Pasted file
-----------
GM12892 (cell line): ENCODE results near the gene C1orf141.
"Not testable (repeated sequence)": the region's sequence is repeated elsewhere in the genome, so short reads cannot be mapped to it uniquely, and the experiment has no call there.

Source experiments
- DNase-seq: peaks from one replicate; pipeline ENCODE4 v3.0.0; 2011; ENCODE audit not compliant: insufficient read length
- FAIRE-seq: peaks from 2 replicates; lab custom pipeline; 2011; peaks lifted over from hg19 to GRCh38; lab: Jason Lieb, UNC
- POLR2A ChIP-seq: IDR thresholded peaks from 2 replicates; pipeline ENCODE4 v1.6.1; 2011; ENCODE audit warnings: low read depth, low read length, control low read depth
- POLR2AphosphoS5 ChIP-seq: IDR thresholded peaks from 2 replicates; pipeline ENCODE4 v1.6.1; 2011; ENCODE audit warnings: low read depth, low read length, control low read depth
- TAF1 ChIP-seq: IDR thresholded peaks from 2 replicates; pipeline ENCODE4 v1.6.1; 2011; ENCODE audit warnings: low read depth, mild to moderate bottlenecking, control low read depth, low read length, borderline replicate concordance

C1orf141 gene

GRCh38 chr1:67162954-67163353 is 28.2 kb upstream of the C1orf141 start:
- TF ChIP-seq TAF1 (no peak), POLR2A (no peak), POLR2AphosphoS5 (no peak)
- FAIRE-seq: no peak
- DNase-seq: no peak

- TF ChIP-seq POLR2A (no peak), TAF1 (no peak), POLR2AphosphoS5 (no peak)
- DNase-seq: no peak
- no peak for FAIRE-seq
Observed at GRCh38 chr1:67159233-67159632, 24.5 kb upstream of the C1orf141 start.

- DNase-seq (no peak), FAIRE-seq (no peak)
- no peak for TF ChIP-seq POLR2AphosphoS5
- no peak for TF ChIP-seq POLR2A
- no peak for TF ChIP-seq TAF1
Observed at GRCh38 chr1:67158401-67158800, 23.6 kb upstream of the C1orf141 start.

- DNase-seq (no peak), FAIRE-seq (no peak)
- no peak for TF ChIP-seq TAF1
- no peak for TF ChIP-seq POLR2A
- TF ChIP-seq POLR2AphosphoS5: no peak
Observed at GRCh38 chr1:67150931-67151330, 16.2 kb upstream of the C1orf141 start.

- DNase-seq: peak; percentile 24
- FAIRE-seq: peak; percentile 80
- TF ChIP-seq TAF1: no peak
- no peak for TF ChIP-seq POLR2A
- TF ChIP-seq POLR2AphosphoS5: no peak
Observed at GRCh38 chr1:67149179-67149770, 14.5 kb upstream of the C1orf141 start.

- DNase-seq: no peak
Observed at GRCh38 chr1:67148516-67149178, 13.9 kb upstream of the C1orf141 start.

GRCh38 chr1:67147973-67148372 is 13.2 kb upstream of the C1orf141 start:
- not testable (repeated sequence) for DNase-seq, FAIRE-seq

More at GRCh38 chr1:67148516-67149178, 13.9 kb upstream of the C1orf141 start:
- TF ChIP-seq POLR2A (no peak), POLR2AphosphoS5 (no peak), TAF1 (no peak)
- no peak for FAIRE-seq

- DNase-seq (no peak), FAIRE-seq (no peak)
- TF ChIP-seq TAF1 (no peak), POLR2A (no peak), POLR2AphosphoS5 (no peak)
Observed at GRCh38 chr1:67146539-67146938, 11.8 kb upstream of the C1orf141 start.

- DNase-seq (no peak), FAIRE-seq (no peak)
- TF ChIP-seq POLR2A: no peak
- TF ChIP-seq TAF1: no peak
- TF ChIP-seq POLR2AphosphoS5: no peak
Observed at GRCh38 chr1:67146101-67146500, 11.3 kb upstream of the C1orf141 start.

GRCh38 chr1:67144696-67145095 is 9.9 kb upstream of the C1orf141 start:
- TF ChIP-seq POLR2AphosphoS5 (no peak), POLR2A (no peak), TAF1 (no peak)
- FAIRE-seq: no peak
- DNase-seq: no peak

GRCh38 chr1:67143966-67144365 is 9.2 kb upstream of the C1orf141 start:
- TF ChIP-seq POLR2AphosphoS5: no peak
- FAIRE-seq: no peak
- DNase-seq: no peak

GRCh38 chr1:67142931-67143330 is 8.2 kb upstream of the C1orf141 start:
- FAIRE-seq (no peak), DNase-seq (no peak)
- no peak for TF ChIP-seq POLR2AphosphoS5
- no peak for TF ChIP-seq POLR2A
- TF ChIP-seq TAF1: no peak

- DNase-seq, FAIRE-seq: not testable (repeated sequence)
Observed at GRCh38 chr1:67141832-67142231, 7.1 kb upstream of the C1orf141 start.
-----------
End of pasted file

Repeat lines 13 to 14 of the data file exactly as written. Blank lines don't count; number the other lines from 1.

- DNase-seq: no peak

- TF ChIP-seq POLR2A (no peak), TAF1 (no peak), POLR2AphosphoS5 (no peak)